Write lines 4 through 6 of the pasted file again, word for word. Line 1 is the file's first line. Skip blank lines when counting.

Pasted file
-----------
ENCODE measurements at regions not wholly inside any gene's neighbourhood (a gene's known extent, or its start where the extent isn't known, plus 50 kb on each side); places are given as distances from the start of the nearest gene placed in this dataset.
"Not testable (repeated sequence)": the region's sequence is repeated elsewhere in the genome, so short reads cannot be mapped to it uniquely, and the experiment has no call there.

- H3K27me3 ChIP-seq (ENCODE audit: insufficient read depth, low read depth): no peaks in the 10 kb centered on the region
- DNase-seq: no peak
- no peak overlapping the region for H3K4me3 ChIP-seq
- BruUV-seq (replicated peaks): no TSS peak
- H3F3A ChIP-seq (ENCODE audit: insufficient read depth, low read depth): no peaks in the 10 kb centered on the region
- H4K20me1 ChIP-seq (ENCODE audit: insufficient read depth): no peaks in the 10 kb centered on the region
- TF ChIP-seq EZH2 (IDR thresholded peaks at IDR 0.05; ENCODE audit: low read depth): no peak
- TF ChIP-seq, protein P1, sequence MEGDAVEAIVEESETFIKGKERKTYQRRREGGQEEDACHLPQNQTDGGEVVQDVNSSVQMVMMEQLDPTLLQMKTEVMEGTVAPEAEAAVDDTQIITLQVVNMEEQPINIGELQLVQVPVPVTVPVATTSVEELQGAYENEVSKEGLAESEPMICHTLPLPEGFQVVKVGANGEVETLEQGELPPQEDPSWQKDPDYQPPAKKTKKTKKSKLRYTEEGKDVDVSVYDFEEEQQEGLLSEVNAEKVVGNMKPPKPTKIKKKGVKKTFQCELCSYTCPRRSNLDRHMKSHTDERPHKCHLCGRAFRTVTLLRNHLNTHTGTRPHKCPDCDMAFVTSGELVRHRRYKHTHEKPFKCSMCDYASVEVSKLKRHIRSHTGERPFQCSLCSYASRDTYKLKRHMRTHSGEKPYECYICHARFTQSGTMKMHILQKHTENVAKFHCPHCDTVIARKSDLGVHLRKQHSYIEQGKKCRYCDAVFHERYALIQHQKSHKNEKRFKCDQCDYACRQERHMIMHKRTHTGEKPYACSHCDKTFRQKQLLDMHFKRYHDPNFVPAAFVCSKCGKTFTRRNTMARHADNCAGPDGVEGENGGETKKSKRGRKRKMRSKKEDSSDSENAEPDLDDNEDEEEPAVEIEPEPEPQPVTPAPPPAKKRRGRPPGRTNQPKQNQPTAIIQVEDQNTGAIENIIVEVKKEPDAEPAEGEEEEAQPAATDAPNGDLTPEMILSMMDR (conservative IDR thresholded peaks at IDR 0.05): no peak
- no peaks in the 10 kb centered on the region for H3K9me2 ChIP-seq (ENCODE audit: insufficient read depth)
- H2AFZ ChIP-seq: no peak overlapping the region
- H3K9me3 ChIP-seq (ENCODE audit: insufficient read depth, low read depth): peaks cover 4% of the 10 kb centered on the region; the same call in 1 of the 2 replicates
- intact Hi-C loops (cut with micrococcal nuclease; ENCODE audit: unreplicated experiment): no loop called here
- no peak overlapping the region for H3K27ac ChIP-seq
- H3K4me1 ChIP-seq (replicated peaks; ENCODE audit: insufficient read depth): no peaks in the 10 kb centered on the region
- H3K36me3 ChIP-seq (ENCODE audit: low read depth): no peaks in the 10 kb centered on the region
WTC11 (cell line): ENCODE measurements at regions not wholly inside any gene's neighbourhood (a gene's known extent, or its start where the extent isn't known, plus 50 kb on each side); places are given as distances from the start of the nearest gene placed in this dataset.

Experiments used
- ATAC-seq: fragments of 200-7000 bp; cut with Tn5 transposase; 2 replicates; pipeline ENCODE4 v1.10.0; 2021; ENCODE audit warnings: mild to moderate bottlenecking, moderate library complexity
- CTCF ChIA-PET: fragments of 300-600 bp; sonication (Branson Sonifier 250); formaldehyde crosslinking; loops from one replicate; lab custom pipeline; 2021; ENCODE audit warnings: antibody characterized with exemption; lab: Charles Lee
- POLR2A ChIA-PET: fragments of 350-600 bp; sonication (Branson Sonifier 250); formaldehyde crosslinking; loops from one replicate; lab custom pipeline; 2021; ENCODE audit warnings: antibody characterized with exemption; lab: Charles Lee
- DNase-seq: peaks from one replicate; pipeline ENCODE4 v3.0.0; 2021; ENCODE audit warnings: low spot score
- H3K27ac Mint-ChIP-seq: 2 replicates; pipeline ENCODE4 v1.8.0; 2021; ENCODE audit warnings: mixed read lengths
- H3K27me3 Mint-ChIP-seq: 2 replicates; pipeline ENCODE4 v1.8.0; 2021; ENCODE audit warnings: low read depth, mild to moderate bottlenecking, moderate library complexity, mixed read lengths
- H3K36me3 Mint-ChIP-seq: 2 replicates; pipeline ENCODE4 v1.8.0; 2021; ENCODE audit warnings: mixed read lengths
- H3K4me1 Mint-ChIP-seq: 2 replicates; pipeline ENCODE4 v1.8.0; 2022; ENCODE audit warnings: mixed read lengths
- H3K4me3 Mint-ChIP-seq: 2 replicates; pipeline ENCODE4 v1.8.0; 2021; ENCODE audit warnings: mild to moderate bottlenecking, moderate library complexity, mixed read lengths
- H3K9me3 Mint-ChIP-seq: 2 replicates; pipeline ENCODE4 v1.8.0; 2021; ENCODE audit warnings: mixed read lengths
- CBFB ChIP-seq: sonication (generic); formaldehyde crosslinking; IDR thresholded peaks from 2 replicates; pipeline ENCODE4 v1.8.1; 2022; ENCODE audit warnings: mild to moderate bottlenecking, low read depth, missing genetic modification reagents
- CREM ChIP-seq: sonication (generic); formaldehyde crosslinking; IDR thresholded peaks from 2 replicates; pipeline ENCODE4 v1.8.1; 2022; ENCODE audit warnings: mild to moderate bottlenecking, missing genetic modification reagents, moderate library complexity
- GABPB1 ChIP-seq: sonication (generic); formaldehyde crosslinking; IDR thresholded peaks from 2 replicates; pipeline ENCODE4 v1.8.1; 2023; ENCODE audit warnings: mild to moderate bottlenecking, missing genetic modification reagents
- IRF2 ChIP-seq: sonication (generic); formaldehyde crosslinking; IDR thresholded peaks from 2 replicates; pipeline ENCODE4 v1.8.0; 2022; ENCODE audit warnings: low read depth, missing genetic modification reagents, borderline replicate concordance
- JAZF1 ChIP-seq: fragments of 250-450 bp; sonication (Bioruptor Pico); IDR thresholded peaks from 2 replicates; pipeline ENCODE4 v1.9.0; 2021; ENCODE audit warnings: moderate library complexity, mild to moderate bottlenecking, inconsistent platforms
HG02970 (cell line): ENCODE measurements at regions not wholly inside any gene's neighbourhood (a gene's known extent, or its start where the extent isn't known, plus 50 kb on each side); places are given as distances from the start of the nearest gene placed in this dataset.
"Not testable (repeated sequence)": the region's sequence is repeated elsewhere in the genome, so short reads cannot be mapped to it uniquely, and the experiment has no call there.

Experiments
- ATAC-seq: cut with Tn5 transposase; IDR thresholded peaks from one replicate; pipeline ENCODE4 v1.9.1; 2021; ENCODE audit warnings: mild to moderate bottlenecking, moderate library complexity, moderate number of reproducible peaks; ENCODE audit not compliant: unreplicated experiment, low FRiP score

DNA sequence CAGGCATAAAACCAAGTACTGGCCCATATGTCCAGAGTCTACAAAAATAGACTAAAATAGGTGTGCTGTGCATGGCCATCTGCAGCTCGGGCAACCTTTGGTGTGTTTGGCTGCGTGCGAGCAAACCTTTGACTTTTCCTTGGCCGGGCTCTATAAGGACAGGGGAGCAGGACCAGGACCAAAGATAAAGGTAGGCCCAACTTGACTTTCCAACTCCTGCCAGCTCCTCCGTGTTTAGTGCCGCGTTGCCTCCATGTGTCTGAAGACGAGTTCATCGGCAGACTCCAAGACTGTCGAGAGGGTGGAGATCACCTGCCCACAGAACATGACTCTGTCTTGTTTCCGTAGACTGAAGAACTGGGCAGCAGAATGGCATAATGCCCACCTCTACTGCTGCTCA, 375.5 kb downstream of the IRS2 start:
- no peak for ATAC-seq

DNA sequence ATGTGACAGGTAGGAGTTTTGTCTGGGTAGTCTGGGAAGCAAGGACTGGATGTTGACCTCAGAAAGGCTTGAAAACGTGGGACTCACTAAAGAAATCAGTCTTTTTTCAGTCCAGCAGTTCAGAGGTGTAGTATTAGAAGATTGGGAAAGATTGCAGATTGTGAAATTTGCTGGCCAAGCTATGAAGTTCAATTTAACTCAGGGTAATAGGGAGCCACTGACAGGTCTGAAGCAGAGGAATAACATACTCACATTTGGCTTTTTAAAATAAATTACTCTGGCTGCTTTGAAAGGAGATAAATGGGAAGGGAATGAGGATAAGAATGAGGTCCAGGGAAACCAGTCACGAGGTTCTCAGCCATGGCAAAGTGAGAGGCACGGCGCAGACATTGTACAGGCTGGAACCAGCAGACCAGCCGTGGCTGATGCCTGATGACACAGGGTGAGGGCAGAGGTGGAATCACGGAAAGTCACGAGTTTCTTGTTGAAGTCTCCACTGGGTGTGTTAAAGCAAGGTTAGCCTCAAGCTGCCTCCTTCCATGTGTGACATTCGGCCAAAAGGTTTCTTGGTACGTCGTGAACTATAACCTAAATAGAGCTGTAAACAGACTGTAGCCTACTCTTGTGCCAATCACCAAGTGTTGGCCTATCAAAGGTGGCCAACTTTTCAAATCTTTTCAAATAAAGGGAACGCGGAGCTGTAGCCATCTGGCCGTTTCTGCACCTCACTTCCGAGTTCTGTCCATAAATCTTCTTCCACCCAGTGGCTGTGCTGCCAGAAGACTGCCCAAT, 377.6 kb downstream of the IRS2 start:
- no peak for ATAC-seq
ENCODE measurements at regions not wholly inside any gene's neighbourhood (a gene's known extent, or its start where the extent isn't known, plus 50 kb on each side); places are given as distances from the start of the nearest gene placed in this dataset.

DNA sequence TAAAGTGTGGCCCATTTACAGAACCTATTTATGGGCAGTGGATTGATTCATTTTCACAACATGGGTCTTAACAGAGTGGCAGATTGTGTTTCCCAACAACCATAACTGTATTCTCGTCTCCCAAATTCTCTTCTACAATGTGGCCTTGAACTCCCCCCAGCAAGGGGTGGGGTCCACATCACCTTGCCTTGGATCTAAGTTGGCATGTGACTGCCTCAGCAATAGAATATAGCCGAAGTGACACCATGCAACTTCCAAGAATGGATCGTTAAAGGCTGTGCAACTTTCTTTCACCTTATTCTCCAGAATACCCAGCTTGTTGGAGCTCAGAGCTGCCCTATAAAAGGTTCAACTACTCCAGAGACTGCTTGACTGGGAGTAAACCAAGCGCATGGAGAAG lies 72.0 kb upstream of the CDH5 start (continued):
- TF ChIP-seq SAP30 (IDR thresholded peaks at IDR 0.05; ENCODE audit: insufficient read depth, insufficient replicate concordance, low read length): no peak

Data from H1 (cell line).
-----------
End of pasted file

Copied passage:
- DNase-seq: no peak
- no peak overlapping the region for H3K4me3 ChIP-seq
- BruUV-seq (replicated peaks): no TSS peak